'Nones' drop religion, but remain spiritually hungry

Greg Erlandson (Supplied)

If the opposite of love is not hate, but indifference, we may be having an outbreak of indifference in the realm of institutional religion, writes Catholic News Service chief Greg Erlandson. Source: Echoes.

I grew up in a family of seven kids, which I considered a mid-sized Catholic brood. I knew families that could field entire baseball and even football teams. As a kid, I kept score of such matters and felt that my parents were lagging.

I keep a different kind of score these days. I still ask folks how many kids or sibs they have. Then I ask how many remain Catholic. It’s often a more sobering tally.

Which explains why a recent report from the Pew Research Centre caught my attention. Pew has been tracking the growth of the “nones,” those who profess no religious affiliation. America seems to be having a bumper crop of “nones”, and the result is that the numbers of church-affiliated Americans are shrinking.

According to Pew, the number of people who identify as having no particular religious affiliation jumped from 17 per cent to 26 per cent in 10 years. That’s more than a 50 per cent increase.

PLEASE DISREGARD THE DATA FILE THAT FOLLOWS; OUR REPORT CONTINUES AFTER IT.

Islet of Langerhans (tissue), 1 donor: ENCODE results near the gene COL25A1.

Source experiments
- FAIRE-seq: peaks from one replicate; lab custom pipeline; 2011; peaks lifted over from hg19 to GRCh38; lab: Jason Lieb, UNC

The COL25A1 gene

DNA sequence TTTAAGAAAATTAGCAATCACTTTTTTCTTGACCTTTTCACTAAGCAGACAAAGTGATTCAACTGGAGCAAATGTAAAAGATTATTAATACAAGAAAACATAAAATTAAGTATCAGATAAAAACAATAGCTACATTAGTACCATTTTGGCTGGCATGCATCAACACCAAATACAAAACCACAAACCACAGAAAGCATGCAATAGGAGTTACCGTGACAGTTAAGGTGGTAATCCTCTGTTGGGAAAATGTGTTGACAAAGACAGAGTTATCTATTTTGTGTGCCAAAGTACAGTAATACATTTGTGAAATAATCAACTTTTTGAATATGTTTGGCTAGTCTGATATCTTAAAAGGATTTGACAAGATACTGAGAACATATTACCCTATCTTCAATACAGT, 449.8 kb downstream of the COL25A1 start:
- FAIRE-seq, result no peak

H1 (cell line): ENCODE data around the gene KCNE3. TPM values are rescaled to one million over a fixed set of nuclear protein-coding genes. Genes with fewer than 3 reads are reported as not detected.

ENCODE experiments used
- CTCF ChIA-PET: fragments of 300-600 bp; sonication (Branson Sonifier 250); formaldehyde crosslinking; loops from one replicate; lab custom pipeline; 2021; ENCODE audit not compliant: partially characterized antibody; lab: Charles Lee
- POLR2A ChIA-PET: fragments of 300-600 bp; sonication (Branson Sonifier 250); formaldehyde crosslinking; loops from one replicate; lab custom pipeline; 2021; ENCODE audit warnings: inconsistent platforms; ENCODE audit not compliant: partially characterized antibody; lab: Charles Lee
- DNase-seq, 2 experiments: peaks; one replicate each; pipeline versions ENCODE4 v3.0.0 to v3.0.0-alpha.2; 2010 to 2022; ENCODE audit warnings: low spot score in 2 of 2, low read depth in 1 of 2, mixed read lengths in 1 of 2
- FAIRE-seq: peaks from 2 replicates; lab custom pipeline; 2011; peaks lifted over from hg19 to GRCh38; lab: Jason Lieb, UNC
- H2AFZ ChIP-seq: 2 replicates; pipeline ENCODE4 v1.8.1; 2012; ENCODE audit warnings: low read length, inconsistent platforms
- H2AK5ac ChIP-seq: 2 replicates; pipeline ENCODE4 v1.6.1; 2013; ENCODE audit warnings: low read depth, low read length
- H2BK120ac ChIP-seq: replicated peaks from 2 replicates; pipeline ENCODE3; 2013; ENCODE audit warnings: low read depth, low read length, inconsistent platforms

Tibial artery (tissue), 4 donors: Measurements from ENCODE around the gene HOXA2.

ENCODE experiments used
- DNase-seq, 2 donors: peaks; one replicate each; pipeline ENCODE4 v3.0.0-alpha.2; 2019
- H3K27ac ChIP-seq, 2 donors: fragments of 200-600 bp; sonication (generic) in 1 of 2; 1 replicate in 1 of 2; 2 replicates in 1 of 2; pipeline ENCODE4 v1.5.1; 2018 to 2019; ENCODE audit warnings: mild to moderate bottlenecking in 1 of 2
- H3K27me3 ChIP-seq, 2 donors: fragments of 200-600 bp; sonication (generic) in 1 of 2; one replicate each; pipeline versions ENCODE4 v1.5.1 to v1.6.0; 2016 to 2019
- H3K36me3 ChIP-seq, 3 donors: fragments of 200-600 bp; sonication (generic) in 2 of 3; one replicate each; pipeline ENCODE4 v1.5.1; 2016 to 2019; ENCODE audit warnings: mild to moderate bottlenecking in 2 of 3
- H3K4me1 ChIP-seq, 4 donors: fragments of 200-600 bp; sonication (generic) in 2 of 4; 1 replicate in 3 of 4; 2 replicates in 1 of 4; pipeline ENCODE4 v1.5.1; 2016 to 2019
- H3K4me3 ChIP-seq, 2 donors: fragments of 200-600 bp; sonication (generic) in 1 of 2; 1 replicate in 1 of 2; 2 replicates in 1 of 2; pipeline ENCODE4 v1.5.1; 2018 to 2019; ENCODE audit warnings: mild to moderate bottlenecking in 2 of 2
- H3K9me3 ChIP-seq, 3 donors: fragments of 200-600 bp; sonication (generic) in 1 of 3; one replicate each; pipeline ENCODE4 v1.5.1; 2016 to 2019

It is cold comfort to know that atheism is not necessarily benefiting from this shift. The number of people claiming to be atheist did double, but only from 2 per cent to 4 per cent.

What seems to be happening is that people may still call themselves “spiritual” or “spiritually minded,” but they aren’t going to services, and they are telling pollsters that they are “nothing in particular.”

If the opposite of love is not hate, but indifference, we may be having an outbreak of indifference in the realm of institutional religion. It is even impacting groups that traditionally have high rates of religious observance, such as Hispanics and African Americans.

What’s to be done about this is the increasingly urgent question.

There may be a silver lining, however. Many people are spiritually hungry. An intellectually rigorous and engaging presentation of the faith may work for some. A witness that is both humble and constructive may engage others. Authenticity counts for a lot.

Greg Erlandson is director and editor-in-chief of Catholic News Service.

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The Fleeing Nones (Echoes, The Boston Pilot

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